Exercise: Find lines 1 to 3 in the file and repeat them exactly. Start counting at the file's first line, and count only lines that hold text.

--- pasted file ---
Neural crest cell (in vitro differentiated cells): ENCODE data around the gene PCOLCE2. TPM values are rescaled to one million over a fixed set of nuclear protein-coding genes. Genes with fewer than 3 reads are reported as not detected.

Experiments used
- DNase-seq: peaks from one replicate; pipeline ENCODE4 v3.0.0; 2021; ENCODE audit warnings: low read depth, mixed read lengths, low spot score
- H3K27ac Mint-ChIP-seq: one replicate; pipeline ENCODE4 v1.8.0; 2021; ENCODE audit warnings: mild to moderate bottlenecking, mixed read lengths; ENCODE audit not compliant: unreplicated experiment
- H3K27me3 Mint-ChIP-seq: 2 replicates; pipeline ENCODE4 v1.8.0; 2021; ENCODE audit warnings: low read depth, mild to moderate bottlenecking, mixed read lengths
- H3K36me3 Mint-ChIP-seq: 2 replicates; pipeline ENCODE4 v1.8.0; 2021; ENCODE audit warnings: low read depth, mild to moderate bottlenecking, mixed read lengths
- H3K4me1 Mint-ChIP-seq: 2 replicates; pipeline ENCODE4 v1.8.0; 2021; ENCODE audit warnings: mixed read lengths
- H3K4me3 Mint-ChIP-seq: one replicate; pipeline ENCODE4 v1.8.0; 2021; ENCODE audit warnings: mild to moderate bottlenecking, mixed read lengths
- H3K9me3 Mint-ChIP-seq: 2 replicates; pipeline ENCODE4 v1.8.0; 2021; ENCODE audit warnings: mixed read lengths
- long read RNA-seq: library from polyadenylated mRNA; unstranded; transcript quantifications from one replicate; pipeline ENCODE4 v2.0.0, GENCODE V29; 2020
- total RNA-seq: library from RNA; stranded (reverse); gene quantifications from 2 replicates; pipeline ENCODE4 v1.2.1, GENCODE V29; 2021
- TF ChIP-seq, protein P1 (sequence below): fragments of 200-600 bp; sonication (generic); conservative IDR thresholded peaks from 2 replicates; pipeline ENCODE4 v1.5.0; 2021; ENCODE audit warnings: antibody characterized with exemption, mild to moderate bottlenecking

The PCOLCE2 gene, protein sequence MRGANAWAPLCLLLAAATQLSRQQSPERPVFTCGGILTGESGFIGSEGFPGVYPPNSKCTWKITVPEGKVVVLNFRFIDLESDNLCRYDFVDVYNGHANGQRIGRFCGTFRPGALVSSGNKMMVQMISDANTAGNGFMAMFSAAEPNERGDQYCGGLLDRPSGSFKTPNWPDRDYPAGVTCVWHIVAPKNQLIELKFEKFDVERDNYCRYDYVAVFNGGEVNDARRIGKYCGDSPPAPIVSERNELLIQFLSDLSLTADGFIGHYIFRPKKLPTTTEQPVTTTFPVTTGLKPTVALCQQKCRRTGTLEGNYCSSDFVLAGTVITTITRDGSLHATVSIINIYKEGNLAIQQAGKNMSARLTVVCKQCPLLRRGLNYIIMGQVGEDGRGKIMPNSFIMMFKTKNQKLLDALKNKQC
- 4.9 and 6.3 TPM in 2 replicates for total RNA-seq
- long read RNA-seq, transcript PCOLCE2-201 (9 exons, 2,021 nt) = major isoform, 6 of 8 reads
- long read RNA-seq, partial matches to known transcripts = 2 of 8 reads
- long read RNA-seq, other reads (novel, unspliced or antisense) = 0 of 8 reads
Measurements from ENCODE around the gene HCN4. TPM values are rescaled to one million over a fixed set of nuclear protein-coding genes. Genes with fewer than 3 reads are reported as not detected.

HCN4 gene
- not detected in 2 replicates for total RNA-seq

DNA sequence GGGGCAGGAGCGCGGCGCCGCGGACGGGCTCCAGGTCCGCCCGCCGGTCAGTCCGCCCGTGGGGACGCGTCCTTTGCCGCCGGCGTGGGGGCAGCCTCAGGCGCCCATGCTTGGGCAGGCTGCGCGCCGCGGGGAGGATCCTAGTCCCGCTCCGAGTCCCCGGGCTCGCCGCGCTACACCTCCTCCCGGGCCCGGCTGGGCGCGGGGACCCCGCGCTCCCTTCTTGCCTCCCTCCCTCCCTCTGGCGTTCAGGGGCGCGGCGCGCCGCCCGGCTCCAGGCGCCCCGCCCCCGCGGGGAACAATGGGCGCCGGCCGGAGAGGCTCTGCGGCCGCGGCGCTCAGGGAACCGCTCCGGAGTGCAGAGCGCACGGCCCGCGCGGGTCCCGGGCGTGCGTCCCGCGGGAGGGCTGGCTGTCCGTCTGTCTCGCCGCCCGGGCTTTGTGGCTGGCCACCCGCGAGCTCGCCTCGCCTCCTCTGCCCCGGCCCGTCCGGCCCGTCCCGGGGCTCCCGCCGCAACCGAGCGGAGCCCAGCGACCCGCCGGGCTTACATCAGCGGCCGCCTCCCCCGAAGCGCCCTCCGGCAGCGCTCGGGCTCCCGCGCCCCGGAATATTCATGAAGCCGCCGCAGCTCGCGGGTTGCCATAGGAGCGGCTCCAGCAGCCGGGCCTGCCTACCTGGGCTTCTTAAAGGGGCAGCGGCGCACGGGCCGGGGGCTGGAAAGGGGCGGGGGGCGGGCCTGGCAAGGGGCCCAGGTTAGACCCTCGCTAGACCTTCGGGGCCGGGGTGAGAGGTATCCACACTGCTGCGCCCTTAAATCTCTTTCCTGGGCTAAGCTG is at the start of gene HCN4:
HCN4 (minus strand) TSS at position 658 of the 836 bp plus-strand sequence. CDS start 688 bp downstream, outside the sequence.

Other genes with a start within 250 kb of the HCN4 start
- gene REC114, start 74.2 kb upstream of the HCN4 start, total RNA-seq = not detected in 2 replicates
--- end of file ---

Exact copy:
Neural crest cell (in vitro differentiated cells): ENCODE data around the gene PCOLCE2. TPM values are rescaled to one million over a fixed set of nuclear protein-coding genes. Genes with fewer than 3 reads are reported as not detected.

Experiments used
- DNase-seq: peaks from one replicate; pipeline ENCODE4 v3.0.0; 2021; ENCODE audit warnings: low read depth, mixed read lengths, low spot score